For most of my adult life I have identified myself as a mother and housewife. I inherited, for better or worse, my mother's need to cleanliness and order in my home. Unfortunately, I am the only one in my family who feels very strongly about it, and as a result, I often feel like I am being looked upon as being (slightly) superficial. Conversely, when I express my dissatisfaction at the state the house is in, or the sloppy manner in which a job is done, I know that the person I am addressing feels slighted and insulted.
A clean house is not the sign of an empty head. Not necessarily. Homemaking can be an art and a form of peace and solace. And so, I feel dismissed when I am unhappy about the state of things.
So, here is what I wrote in 2002. Not sure if my preamble makes sense. It seems to make sense to me.
April 12, 2002
The rain dripping in the gutters all night had led to less than a good night’s sleep. She was finally able to fall sound asleep and the damn alarm clock said that enough time had been spent in bed and it was time to get up. Getting out of the warm bed she shivered and went to the bathroom to pee. The dogs decided that if she was up, they had to get up too. They followed her wherever she went, and in the morning, they knew that she would let them out to relieve themselves too. Shuffling to the back door, sleep in her eyes, she looked out at the cold, gray windy day and wished she could stay in bed all day. As she opened the door, the younger dog bounded out full of life. The old dog had to be coaxed so shivering, she went out and puckered her lips and made a loud kissing, smooching sound to get the old dog to come. Then she turned and looked at the rain darkened dirt in the yard. The barren winter trees swayed in the wind. The sun burned them into a glowing red orange that took her breath away. It was unearthly in its brilliance. She was looking at the trees to her west, the sun rising behind her and reaching its rays to this treed horizon. She was tempted to run upstairs and wake up the kids to look at this spectacular sight, but she knew that they would not appreciate it. In fact they would probably ruin it for her with their complaints of being pulled from their warm beds. Besides, as the sun continued to rise the sky returned to normal and the day was windy and gray and cold again. Her husband had left for work before the sun came up and was no doubt traversing some subway tunnel as the show was going on in the heavens above him. You don’t miss a thing if you don’t know about it.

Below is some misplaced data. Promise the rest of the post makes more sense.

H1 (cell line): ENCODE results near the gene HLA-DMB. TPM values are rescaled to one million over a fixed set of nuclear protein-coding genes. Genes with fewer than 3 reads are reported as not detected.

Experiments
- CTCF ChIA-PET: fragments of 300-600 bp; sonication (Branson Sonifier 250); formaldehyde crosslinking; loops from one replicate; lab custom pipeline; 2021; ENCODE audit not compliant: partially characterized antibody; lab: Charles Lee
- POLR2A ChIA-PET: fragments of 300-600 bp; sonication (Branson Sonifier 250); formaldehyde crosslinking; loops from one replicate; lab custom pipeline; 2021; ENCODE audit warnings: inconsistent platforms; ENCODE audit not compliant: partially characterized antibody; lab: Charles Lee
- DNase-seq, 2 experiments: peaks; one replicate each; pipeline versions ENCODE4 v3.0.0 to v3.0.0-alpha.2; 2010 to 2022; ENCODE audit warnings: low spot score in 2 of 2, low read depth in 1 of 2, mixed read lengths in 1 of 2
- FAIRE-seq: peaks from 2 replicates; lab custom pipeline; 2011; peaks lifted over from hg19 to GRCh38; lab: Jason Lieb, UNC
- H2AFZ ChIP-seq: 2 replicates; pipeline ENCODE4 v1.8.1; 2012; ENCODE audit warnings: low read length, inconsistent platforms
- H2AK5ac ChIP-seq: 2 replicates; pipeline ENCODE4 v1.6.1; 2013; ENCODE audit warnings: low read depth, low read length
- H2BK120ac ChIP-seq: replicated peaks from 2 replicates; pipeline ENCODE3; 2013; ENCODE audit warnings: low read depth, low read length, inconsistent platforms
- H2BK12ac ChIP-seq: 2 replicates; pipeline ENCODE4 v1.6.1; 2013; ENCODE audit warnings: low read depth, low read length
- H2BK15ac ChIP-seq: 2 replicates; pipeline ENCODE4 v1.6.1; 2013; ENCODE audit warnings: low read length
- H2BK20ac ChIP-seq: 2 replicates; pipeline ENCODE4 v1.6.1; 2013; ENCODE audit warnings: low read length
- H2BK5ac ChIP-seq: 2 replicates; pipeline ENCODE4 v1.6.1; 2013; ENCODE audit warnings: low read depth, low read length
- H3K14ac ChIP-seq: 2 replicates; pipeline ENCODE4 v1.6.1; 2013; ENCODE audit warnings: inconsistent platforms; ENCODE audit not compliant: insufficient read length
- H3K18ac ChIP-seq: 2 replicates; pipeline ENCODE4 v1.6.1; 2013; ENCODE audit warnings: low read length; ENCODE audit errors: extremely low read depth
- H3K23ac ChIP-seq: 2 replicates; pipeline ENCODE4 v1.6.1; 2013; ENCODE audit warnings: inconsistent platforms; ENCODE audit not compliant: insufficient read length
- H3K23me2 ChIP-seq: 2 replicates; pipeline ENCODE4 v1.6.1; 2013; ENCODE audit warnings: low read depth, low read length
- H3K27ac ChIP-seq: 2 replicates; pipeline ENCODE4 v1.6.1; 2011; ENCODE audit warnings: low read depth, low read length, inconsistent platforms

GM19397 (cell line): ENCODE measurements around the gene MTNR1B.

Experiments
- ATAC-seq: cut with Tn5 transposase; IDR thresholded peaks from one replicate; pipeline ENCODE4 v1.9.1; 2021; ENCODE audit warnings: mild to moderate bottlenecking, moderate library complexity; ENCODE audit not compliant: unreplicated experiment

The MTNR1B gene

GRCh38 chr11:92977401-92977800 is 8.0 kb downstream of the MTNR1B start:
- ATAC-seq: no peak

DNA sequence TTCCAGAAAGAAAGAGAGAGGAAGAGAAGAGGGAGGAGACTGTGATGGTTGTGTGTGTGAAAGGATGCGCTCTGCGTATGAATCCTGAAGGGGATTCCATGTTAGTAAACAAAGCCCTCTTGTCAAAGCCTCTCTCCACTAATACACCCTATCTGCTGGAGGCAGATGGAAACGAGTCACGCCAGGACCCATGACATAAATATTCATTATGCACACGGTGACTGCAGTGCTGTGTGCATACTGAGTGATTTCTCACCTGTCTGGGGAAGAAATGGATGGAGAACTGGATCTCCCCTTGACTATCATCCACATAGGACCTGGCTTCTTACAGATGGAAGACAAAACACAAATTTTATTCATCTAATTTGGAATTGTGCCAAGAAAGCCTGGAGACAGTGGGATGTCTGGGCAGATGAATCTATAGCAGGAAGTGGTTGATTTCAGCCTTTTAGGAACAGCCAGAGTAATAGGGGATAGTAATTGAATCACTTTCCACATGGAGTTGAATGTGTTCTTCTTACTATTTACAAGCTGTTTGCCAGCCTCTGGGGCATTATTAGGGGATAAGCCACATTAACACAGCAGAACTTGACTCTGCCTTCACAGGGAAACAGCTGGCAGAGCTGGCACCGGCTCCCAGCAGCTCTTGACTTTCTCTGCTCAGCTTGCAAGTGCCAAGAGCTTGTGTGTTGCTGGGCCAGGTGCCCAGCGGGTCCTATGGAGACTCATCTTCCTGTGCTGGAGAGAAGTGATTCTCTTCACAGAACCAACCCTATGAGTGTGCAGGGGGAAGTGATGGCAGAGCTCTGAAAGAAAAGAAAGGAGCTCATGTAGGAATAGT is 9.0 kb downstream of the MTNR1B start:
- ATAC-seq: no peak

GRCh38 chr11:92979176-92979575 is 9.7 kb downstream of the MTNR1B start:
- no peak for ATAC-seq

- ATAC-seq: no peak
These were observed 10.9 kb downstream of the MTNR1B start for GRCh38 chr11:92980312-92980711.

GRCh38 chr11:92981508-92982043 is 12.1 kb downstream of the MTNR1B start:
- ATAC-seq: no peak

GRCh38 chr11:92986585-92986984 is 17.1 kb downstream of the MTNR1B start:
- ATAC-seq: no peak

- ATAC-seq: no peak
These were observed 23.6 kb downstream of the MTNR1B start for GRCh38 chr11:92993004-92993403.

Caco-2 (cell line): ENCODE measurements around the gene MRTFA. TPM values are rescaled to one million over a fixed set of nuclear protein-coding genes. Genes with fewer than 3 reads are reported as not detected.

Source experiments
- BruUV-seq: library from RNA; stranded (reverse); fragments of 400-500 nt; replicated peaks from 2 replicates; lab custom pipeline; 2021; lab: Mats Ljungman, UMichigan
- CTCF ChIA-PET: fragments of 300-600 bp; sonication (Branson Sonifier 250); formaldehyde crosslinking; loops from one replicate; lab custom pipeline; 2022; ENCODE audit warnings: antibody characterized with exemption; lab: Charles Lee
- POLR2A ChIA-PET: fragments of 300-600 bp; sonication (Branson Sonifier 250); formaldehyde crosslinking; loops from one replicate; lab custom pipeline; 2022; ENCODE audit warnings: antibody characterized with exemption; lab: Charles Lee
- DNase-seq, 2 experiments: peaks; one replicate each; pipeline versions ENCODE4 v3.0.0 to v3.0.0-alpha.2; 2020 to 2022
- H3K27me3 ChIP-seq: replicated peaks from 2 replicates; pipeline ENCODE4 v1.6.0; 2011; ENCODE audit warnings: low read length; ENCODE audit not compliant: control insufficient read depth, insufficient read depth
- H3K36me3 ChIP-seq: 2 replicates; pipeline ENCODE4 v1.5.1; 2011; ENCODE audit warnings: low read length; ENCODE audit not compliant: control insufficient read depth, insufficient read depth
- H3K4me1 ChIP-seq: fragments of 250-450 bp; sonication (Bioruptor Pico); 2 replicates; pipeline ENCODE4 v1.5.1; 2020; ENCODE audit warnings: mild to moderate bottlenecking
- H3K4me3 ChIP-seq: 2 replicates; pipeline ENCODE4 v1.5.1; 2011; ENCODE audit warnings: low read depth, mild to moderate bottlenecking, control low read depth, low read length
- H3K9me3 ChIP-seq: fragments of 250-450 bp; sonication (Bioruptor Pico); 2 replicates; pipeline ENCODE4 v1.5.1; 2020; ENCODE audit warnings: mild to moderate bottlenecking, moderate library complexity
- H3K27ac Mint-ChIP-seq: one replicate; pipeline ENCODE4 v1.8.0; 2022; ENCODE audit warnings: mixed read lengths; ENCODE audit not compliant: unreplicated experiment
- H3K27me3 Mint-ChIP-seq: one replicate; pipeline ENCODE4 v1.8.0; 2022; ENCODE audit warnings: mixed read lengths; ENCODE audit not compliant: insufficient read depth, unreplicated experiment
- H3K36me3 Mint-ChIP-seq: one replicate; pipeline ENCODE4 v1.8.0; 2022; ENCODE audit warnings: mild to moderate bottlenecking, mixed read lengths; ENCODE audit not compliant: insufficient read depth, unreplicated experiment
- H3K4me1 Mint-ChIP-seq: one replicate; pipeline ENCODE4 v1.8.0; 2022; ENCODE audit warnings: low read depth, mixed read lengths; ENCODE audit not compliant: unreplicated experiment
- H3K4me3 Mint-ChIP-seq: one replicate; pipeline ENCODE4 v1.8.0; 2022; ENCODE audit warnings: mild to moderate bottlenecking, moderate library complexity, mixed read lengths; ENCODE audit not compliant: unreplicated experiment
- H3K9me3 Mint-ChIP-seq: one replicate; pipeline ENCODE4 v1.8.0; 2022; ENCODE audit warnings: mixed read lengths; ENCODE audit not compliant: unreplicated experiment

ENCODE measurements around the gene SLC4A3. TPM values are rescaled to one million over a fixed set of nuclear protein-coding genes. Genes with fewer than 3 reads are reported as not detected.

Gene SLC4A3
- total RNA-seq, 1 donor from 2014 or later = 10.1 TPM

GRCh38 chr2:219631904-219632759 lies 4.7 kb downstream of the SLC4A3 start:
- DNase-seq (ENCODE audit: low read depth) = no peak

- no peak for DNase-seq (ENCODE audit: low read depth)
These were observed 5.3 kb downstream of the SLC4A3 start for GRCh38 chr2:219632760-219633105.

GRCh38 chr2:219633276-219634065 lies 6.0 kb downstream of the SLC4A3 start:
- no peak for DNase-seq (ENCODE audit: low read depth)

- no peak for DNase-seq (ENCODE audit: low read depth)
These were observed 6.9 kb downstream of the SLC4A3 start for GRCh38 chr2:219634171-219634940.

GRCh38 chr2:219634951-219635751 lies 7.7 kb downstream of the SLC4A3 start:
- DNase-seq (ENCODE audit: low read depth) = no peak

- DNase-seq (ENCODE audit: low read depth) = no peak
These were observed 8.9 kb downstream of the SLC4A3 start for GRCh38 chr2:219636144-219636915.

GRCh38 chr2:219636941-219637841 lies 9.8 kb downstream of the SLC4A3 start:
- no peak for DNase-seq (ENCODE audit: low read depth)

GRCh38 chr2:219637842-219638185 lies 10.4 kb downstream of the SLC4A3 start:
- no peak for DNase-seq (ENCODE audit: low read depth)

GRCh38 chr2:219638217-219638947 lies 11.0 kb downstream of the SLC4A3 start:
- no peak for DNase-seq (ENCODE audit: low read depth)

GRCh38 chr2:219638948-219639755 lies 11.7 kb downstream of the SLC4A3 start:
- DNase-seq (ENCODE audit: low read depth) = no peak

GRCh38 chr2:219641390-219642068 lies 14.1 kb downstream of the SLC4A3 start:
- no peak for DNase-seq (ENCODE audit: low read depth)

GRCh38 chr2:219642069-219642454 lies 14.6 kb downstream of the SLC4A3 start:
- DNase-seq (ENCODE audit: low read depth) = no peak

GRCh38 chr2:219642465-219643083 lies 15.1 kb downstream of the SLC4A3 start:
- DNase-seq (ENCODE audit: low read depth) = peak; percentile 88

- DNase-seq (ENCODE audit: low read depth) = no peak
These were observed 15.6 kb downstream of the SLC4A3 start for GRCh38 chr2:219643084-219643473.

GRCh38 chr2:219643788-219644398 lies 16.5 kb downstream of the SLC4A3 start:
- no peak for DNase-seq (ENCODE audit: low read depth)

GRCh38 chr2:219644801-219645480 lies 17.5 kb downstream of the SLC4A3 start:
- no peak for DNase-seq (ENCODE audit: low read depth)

She put the coffee on, turned on the Today show and plodded through her morning routine. Coffee, news, a banana muffin and more coffee to wash it down. The dogs were in full form, barking at the neighbor taking his trash out. It was too cold to go get the paper just in her pajamas, so she contented herself with reading the old newspapers that were strewn about. The only things really worth reading were the comics and Ann Landers. Maybe there would be something juicy in the society pages. She read her horoscope every day, but could never remember her husband’s sign and had to look it up each time. She promptly forgot it anyway. Just a diversion.
She opened the back door and the dogs came bounding in before she had a chance to wipe the mud off of their feet. Good thing that the carpet was already dirt colored anyway. The only practical color with a house full of kids and dogs.
The baby, actually already a toddler, always slept late, thank God, so she didn’t have to deal with him for a while yet. Time to get the other two up and ready for school. The girl, ten years old, was sleeping the sleep of the dead. Her curly hair tangled, this was the best time to brush the knots out. And it worked to wake her up too. The girl got up, dressed and went downstairs to watch cartoons. The boy woke up with a smile as usual. He always swore that he wasn’t sleeping, just pretending. He hated pajamas, so after his bath at night he put on the next days clothes. He was dressed and ready when he woke up.
Cheerios for the girl, hot oatmeal for the boy, they sat and ate with the TV on while the she packed their lunches and got their backpacks ready for school. They hurried to brush their teeth. It was cold and so jackets, mittens and hats went on. After zipping everyone up the mom sent them out the door to catch the bus.
Peace and quiet again while she washed the breakfast dishes and started to tidy up the kitchen. She saw the bus go, so she knew that it was okay to get a shower before the baby woke. Out of the shower dressed in old jeans and a sweatshirt, she gathered up all the laundry and tossed it down the stairs. She could carry it down in a basket, but she loved to see it fly! Socks and shirts and little and big pairs of underpants landed strewn all over the front hallway. She went down the stairs carrying the empty basket kicking the stray pieces of clothing the rest of the way down. As soon as she started the first load, the baby came crawling down the stairs backward in his blanket sleepers. With a sleepy face and a heavy wet diaper he found his way into her lap to nurse.
She nuzzled her nose into his soft hair and thought about her life. How boring she used to think that it would be to be home all day. At one time, when she was a lot younger, she thought that staying home was such a waste of time and talent. She was sure that she would have a career, taking off a few weeks for each baby. That surely would be enough. Any idiot can raise a baby after all. And she was no idiot.
Sitting there, nursing, listening for the washer to finish she thought of the song “Amazing Grace.” The words “I once was lost, but now I’m found, was blind, but now I see.” Ah yes, she thought, how true. How true indeed. The baby smiled and the milk ran out the corner of his mouth and they both laughed.